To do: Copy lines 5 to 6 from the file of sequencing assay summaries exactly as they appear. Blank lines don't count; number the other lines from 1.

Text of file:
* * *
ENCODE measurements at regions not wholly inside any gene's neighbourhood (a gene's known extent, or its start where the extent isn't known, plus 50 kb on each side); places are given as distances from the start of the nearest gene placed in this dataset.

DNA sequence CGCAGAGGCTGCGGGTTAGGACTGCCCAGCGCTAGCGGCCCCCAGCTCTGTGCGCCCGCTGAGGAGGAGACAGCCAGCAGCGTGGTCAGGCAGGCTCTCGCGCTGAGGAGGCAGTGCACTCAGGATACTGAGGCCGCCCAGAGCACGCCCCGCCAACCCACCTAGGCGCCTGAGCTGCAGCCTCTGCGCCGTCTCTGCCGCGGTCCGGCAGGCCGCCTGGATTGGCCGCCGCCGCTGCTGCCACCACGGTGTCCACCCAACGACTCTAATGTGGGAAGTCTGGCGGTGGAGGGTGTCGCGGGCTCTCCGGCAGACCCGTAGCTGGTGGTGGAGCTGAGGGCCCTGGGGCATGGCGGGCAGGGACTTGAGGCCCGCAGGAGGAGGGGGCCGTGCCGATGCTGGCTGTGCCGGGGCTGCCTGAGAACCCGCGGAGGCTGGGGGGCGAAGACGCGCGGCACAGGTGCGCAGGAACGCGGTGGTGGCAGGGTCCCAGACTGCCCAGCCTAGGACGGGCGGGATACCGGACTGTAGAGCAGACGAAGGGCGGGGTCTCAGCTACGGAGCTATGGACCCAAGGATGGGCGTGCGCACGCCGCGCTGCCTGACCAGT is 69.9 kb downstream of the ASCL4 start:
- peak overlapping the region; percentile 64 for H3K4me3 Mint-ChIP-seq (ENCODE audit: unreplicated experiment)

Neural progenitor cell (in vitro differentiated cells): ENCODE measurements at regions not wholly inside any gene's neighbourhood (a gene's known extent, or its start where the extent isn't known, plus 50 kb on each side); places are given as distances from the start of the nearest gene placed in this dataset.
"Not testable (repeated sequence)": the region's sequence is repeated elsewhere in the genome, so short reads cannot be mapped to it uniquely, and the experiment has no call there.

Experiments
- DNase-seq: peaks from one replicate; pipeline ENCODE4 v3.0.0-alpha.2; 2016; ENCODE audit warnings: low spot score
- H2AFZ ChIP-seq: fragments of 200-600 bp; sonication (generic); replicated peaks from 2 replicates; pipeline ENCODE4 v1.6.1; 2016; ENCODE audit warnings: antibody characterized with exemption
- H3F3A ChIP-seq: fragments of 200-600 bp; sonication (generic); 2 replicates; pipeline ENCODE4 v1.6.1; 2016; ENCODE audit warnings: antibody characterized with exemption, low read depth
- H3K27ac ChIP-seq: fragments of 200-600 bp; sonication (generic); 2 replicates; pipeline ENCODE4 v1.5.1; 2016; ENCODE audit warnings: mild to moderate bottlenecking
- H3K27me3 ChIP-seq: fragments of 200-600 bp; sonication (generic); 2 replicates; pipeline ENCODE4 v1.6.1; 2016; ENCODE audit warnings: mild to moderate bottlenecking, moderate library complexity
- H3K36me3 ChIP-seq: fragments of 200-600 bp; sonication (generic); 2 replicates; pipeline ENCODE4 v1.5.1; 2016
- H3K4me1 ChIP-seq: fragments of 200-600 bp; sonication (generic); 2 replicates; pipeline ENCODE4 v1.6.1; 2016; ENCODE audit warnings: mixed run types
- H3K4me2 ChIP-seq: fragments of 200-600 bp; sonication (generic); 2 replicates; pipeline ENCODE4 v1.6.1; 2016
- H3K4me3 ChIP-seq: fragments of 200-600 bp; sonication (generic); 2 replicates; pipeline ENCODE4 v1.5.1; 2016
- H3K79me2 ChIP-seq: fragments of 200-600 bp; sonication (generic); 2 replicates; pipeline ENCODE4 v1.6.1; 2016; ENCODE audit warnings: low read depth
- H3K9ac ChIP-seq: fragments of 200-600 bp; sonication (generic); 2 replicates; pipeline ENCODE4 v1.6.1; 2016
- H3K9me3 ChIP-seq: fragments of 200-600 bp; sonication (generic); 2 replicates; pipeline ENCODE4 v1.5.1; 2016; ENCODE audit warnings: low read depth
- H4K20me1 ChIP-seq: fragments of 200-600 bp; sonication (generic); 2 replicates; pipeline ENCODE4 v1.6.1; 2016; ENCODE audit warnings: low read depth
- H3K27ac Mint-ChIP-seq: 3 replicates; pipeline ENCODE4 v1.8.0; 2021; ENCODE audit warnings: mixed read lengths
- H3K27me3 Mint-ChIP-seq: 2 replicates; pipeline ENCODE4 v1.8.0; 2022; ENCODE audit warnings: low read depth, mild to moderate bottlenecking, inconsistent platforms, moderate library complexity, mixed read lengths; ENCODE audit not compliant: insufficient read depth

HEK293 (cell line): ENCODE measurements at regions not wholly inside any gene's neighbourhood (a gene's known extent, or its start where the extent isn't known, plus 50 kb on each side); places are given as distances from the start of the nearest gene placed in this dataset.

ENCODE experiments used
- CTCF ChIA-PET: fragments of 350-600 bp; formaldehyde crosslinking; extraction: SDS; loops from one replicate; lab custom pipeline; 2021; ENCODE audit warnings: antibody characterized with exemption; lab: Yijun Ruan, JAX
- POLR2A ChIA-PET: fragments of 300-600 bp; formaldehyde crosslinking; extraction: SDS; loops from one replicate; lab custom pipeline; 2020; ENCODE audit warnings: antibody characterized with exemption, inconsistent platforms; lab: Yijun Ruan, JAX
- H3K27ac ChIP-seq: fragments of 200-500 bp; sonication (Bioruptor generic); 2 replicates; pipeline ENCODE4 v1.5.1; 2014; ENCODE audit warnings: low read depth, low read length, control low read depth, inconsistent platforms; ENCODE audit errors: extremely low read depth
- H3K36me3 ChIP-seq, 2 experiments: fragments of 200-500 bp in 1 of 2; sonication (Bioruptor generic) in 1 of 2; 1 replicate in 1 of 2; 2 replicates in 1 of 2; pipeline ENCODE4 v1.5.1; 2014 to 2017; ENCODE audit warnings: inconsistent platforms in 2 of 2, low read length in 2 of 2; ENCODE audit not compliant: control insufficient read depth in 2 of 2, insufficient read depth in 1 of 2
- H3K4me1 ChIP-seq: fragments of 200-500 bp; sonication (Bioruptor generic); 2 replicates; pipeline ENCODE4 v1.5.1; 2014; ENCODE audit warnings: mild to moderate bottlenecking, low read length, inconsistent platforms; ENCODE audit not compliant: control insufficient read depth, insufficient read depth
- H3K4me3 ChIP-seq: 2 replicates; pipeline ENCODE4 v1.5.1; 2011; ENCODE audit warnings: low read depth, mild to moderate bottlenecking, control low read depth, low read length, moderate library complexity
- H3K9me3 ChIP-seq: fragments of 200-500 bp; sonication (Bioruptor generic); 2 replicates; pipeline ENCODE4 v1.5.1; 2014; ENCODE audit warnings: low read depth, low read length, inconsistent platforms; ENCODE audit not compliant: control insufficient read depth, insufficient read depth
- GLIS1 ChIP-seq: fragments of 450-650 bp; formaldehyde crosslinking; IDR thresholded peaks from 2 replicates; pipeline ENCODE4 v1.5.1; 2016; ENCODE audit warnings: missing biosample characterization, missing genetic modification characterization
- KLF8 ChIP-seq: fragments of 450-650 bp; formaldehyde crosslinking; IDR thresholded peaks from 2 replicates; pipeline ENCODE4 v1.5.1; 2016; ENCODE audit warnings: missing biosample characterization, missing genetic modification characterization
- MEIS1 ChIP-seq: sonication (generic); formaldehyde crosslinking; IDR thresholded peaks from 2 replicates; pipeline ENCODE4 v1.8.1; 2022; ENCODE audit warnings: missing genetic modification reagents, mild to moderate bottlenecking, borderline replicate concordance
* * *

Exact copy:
"Not testable (repeated sequence)": the region's sequence is repeated elsewhere in the genome, so short reads cannot be mapped to it uniquely, and the experiment has no call there.

Experiments